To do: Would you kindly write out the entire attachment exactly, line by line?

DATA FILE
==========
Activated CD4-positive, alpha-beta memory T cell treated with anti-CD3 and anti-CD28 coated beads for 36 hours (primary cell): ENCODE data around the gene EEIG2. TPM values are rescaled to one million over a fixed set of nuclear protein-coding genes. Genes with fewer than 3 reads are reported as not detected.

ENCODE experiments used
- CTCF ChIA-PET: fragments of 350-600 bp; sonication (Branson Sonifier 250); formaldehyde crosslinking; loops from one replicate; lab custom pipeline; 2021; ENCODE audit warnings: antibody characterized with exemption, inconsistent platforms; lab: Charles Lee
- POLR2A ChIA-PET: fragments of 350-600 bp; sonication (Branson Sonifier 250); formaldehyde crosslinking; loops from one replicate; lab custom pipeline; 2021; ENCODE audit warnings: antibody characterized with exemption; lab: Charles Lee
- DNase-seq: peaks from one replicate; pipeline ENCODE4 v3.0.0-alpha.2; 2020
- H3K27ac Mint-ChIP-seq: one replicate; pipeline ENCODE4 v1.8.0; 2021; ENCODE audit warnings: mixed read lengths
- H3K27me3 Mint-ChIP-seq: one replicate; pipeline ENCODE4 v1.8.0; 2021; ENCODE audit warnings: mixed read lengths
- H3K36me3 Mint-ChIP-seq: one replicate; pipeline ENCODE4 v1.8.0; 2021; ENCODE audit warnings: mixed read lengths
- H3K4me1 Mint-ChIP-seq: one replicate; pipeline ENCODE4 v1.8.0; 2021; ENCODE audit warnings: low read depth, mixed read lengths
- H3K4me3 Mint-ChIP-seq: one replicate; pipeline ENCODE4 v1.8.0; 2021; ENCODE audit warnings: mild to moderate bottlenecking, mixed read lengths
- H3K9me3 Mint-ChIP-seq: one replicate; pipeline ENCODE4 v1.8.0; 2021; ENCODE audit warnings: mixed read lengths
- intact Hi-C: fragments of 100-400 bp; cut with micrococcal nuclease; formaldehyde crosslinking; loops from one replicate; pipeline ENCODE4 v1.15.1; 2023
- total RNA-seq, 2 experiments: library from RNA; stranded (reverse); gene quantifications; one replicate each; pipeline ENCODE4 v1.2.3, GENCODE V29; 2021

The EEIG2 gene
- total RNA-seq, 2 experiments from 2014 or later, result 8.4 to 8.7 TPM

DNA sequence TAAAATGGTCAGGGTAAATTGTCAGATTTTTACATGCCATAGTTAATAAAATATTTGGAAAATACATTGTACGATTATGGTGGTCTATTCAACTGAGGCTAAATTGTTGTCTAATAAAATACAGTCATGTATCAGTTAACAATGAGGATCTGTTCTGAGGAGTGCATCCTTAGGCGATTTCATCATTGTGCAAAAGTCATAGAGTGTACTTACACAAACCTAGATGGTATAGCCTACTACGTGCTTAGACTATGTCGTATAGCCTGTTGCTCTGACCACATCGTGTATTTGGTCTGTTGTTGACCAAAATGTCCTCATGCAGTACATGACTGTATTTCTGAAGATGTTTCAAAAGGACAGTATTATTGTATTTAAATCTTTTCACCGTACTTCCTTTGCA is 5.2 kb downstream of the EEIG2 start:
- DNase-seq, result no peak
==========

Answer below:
Activated CD4-positive, alpha-beta memory T cell treated with anti-CD3 and anti-CD28 coated beads for 36 hours (primary cell): ENCODE data around the gene EEIG2. TPM values are rescaled to one million over a fixed set of nuclear protein-coding genes. Genes with fewer than 3 reads are reported as not detected.

ENCODE experiments used
- CTCF ChIA-PET: fragments of 350-600 bp; sonication (Branson Sonifier 250); formaldehyde crosslinking; loops from one replicate; lab custom pipeline; 2021; ENCODE audit warnings: antibody characterized with exemption, inconsistent platforms; lab: Charles Lee
- POLR2A ChIA-PET: fragments of 350-600 bp; sonication (Branson Sonifier 250); formaldehyde crosslinking; loops from one replicate; lab custom pipeline; 2021; ENCODE audit warnings: antibody characterized with exemption; lab: Charles Lee
- DNase-seq: peaks from one replicate; pipeline ENCODE4 v3.0.0-alpha.2; 2020
- H3K27ac Mint-ChIP-seq: one replicate; pipeline ENCODE4 v1.8.0; 2021; ENCODE audit warnings: mixed read lengths
- H3K27me3 Mint-ChIP-seq: one replicate; pipeline ENCODE4 v1.8.0; 2021; ENCODE audit warnings: mixed read lengths
- H3K36me3 Mint-ChIP-seq: one replicate; pipeline ENCODE4 v1.8.0; 2021; ENCODE audit warnings: mixed read lengths
- H3K4me1 Mint-ChIP-seq: one replicate; pipeline ENCODE4 v1.8.0; 2021; ENCODE audit warnings: low read depth, mixed read lengths
- H3K4me3 Mint-ChIP-seq: one replicate; pipeline ENCODE4 v1.8.0; 2021; ENCODE audit warnings: mild to moderate bottlenecking, mixed read lengths
- H3K9me3 Mint-ChIP-seq: one replicate; pipeline ENCODE4 v1.8.0; 2021; ENCODE audit warnings: mixed read lengths
- intact Hi-C: fragments of 100-400 bp; cut with micrococcal nuclease; formaldehyde crosslinking; loops from one replicate; pipeline ENCODE4 v1.15.1; 2023
- total RNA-seq, 2 experiments: library from RNA; stranded (reverse); gene quantifications; one replicate each; pipeline ENCODE4 v1.2.3, GENCODE V29; 2021

The EEIG2 gene
- total RNA-seq, 2 experiments from 2014 or later, result 8.4 to 8.7 TPM

DNA sequence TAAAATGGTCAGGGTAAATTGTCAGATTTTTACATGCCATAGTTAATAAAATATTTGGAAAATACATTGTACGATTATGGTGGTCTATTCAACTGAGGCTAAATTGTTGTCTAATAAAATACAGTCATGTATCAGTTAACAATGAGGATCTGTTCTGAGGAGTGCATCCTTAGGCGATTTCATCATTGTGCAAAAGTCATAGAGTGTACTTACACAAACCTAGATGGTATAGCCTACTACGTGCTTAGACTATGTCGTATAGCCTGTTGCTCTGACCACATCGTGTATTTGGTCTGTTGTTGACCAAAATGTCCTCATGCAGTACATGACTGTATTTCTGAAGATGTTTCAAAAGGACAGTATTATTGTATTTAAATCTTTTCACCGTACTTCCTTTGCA is 5.2 kb downstream of the EEIG2 start:
- DNase-seq, result no peak